By Topic

Waste minimization

Sign In

Cookies must be enabled to login.After enabling cookies , please use refresh or reload or ctrl+f5 on the browser for the login options.

Formats Non-Member Member
$33 $13
Learn how you can qualify for the best price for this item!
Become an IEEE Member or Subscribe to
IEEE Xplore for exclusive pricing!
close button

puzzle piece

IEEE membership options for an individual and IEEE Xplore subscriptions for an organization offer the most affordable access to essential journal articles, conference papers, standards, eBooks, and eLearning courses.

Learn more about:

IEEE membership

IEEE Xplore subscriptions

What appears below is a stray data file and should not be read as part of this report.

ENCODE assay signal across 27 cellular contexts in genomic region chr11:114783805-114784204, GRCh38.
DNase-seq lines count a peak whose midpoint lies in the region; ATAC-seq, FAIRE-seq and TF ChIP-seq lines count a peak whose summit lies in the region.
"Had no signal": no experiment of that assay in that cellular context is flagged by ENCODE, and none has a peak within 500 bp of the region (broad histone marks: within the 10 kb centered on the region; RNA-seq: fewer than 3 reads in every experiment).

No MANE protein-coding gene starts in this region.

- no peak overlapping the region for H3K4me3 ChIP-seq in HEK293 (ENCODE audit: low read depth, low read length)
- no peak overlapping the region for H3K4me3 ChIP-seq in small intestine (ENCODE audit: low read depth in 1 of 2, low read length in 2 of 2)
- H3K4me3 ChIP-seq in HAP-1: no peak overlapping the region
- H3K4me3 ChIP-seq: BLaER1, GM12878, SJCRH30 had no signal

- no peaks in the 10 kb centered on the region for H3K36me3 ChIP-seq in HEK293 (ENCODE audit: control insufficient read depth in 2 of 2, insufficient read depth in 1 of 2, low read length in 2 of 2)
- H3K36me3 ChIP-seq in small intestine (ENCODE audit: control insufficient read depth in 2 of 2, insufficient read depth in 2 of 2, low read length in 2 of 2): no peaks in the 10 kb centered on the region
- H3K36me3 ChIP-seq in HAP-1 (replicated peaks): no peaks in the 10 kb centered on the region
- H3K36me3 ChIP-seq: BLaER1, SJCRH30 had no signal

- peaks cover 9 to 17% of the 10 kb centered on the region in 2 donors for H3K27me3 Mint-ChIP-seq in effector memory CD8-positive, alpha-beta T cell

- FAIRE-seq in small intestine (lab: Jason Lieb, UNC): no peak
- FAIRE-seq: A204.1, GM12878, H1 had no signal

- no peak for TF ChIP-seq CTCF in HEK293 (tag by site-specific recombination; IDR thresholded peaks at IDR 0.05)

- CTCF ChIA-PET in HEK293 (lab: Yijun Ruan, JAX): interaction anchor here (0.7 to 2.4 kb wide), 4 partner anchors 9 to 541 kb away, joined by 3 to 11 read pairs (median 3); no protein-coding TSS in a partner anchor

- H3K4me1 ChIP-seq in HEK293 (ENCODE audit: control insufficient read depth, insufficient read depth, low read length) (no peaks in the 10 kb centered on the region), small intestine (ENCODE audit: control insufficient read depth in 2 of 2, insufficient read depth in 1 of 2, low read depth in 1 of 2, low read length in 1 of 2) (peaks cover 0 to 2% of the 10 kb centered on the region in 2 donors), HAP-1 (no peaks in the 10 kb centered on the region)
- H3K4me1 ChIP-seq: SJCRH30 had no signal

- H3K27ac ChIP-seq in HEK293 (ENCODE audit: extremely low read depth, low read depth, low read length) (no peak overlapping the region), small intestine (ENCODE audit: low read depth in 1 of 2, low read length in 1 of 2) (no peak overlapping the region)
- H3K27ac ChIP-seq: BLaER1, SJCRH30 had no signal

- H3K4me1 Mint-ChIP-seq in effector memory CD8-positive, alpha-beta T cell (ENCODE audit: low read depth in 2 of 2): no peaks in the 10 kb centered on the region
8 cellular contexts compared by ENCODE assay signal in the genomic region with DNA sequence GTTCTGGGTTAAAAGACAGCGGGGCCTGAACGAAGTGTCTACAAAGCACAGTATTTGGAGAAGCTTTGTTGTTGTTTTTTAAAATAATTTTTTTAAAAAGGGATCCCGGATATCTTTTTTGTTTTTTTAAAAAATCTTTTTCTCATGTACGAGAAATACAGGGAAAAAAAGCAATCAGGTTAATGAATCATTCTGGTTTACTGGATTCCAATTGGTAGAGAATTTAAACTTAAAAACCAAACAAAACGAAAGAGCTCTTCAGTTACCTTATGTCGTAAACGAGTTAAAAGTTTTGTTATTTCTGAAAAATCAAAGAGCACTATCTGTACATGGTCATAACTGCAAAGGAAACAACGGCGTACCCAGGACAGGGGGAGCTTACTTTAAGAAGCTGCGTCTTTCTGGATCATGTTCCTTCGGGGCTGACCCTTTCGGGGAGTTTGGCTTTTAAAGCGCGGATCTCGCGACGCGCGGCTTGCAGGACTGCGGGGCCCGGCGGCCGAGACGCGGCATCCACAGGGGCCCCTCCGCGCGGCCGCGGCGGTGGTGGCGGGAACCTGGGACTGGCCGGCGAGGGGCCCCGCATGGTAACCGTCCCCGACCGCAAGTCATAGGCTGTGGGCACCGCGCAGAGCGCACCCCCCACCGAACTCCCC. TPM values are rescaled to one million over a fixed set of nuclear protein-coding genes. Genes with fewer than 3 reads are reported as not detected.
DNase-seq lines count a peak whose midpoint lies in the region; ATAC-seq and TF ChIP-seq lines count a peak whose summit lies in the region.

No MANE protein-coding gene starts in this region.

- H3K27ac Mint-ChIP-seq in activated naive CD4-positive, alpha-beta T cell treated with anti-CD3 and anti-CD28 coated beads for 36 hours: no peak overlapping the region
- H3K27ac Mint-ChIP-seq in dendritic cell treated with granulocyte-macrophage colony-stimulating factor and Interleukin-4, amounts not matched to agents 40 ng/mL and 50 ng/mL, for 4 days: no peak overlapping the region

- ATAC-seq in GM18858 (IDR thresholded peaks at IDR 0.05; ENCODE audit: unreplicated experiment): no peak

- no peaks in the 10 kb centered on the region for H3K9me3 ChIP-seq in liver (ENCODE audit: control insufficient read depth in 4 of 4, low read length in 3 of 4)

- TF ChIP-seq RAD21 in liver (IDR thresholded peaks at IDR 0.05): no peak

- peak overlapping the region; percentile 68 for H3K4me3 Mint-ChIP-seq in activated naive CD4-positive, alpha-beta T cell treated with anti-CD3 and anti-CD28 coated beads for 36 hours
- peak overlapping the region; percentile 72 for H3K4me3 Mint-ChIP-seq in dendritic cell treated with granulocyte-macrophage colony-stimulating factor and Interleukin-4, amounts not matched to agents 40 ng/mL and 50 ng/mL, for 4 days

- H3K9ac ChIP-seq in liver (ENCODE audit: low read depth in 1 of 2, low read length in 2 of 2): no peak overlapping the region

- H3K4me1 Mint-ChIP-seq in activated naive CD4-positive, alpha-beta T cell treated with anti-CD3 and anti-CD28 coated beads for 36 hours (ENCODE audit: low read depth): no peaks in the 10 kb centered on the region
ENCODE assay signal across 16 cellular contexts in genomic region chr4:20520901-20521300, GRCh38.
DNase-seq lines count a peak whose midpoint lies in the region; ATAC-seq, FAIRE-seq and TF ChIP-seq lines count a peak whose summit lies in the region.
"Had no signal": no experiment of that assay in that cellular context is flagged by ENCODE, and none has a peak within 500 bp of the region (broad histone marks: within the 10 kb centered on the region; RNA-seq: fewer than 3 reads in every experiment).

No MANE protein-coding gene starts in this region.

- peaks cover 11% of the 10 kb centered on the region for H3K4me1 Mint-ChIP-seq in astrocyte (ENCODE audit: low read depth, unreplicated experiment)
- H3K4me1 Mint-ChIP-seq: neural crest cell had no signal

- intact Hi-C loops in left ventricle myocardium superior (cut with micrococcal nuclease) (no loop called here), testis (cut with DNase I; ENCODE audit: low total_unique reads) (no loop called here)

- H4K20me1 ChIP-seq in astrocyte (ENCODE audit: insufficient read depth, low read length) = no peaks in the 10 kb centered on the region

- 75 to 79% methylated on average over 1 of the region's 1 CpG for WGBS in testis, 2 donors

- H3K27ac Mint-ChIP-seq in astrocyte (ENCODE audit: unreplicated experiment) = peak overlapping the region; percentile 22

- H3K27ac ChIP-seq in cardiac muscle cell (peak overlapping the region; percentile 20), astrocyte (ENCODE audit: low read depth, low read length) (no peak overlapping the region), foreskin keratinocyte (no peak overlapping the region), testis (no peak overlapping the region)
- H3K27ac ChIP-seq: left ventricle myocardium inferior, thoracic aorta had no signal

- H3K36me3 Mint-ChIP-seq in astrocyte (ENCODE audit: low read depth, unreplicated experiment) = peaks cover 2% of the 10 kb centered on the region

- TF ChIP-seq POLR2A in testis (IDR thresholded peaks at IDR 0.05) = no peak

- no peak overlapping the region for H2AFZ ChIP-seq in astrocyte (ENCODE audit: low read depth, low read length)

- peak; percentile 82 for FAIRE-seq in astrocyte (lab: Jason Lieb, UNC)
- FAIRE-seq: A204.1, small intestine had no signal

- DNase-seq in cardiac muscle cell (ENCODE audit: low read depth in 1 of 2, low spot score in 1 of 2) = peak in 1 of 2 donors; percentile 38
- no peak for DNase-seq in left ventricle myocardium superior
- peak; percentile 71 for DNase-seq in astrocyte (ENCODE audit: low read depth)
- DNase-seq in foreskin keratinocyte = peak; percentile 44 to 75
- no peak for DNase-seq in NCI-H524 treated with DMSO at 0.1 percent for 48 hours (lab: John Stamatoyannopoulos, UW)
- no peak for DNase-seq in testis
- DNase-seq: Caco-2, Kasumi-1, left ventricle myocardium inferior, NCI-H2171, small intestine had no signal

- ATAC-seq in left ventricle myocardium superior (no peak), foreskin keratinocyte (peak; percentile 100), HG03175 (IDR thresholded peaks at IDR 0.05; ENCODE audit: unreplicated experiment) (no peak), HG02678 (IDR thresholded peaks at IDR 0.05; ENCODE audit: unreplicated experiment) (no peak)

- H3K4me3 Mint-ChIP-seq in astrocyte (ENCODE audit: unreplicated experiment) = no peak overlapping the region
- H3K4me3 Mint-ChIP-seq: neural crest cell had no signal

1 Author(s)
E. L. Widener ; Purdue Univ., West Lafayette, IN, USA

Various approaches to waste minimization are explored. It is pointed out that basic ways of waste-minimization are to bury (landfill) to barter (recycle), to ban (say no), or to burn (decompose). Environmentalists are critical of incinerators, although Indianapolis has a waste-to-energy boiler-plant with acceptable pollution control. Composting is popular; but uncontrolled reactions can produce toxic compounds. Decompositions by aerobic, anaerobic, or microorganic processes at room temperature have slow rates and low inputs. Therefore, pyrolysis (optimal oxidation) is claimed (by patent) to increase throughput at subcombustion temperatures. Gasification is uniquely coupled with pyrolysis to minimize excess air and to recycle fuel-gases. It is concluded that this seems a reasonable compromise between combusting and composting

Published in:

Frontiers in Education Conference, 1991. Twenty-First Annual Conference. 'Engineering Education in a New World Order.' Proceedings.

Date of Conference:

21-24 Sep 1991